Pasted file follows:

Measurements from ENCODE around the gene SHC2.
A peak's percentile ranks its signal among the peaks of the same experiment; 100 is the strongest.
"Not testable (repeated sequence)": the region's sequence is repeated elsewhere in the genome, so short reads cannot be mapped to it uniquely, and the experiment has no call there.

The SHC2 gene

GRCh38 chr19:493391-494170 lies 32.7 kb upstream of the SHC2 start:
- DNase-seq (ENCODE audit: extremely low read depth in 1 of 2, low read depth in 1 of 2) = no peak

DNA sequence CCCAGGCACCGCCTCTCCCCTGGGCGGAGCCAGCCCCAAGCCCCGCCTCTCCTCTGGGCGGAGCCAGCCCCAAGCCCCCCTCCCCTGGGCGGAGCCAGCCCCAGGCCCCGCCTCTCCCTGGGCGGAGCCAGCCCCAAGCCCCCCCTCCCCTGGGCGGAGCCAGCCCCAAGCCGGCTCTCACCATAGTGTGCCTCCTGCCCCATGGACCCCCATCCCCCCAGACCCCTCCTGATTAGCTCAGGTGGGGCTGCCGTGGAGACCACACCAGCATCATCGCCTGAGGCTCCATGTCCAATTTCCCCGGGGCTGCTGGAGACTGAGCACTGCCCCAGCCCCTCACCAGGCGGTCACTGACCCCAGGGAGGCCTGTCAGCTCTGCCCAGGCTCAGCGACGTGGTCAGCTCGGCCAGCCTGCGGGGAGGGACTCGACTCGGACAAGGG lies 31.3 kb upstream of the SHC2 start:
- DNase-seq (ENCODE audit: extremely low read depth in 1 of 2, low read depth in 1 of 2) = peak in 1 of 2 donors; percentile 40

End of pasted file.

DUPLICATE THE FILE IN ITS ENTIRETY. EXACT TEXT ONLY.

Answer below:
Measurements from ENCODE around the gene SHC2.
A peak's percentile ranks its signal among the peaks of the same experiment; 100 is the strongest.
"Not testable (repeated sequence)": the region's sequence is repeated elsewhere in the genome, so short reads cannot be mapped to it uniquely, and the experiment has no call there.

The SHC2 gene

GRCh38 chr19:493391-494170 lies 32.7 kb upstream of the SHC2 start:
- DNase-seq (ENCODE audit: extremely low read depth in 1 of 2, low read depth in 1 of 2) = no peak

DNA sequence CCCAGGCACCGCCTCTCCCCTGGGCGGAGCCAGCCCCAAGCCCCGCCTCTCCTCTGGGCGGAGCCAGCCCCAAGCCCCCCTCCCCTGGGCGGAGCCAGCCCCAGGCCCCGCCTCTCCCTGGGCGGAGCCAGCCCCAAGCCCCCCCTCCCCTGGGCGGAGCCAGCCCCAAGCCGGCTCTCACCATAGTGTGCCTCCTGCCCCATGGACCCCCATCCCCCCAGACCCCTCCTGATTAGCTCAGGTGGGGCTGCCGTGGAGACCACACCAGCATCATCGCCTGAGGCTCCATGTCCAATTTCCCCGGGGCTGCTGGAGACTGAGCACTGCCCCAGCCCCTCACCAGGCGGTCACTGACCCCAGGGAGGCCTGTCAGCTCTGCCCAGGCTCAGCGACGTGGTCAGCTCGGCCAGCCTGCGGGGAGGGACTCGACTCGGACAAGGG lies 31.3 kb upstream of the SHC2 start:
- DNase-seq (ENCODE audit: extremely low read depth in 1 of 2, low read depth in 1 of 2) = peak in 1 of 2 donors; percentile 40